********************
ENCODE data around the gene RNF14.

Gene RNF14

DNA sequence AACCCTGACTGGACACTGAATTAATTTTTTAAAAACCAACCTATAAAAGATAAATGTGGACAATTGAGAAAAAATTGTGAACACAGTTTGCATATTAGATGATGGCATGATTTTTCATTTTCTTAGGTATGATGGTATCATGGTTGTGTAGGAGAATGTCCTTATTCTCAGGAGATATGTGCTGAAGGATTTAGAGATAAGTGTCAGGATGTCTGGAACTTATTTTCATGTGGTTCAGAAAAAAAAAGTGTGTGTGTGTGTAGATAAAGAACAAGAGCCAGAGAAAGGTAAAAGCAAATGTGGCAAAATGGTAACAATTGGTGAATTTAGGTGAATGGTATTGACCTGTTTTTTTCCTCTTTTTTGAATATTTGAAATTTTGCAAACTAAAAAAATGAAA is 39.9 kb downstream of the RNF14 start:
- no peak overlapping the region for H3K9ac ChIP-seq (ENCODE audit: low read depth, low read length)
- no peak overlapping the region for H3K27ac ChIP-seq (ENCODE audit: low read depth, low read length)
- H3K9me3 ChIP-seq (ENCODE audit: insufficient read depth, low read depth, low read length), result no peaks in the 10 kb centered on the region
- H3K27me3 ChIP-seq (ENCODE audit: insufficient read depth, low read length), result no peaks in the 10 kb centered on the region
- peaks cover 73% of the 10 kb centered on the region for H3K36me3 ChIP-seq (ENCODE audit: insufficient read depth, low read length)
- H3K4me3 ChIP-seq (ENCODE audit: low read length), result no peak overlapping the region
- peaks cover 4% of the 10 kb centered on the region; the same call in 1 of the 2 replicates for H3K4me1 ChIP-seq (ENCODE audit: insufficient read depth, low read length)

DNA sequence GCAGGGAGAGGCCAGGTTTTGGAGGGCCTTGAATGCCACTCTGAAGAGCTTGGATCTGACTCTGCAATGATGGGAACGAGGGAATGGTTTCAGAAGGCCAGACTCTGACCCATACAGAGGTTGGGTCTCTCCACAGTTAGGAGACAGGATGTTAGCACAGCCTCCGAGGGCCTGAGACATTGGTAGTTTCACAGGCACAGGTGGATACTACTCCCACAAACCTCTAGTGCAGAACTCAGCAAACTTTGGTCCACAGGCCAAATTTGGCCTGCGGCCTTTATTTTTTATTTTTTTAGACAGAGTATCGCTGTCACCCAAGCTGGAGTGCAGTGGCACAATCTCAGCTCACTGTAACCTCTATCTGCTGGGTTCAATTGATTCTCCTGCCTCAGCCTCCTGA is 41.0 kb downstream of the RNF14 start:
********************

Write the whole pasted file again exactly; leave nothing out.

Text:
ENCODE data around the gene RNF14.

Gene RNF14

DNA sequence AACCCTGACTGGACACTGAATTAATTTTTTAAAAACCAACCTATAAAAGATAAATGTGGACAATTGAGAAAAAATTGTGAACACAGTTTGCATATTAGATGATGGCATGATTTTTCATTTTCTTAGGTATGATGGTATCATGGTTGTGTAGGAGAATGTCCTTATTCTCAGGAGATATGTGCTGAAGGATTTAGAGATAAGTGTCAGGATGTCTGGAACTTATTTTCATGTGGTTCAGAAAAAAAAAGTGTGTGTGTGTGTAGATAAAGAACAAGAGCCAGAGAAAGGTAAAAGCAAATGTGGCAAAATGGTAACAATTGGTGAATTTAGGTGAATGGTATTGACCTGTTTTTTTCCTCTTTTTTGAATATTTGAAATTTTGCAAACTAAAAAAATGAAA is 39.9 kb downstream of the RNF14 start:
- no peak overlapping the region for H3K9ac ChIP-seq (ENCODE audit: low read depth, low read length)
- no peak overlapping the region for H3K27ac ChIP-seq (ENCODE audit: low read depth, low read length)
- H3K9me3 ChIP-seq (ENCODE audit: insufficient read depth, low read depth, low read length), result no peaks in the 10 kb centered on the region
- H3K27me3 ChIP-seq (ENCODE audit: insufficient read depth, low read length), result no peaks in the 10 kb centered on the region
- peaks cover 73% of the 10 kb centered on the region for H3K36me3 ChIP-seq (ENCODE audit: insufficient read depth, low read length)
- H3K4me3 ChIP-seq (ENCODE audit: low read length), result no peak overlapping the region
- peaks cover 4% of the 10 kb centered on the region; the same call in 1 of the 2 replicates for H3K4me1 ChIP-seq (ENCODE audit: insufficient read depth, low read length)

DNA sequence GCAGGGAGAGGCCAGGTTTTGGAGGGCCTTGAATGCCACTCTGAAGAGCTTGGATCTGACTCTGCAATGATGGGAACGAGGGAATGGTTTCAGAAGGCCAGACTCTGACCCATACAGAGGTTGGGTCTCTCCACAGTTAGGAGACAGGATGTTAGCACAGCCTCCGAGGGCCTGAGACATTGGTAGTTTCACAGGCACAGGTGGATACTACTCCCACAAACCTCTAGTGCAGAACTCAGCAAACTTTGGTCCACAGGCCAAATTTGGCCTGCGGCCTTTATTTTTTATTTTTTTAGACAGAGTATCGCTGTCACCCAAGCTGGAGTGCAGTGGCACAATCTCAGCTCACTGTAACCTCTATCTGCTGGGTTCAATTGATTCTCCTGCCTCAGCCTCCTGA is 41.0 kb downstream of the RNF14 start: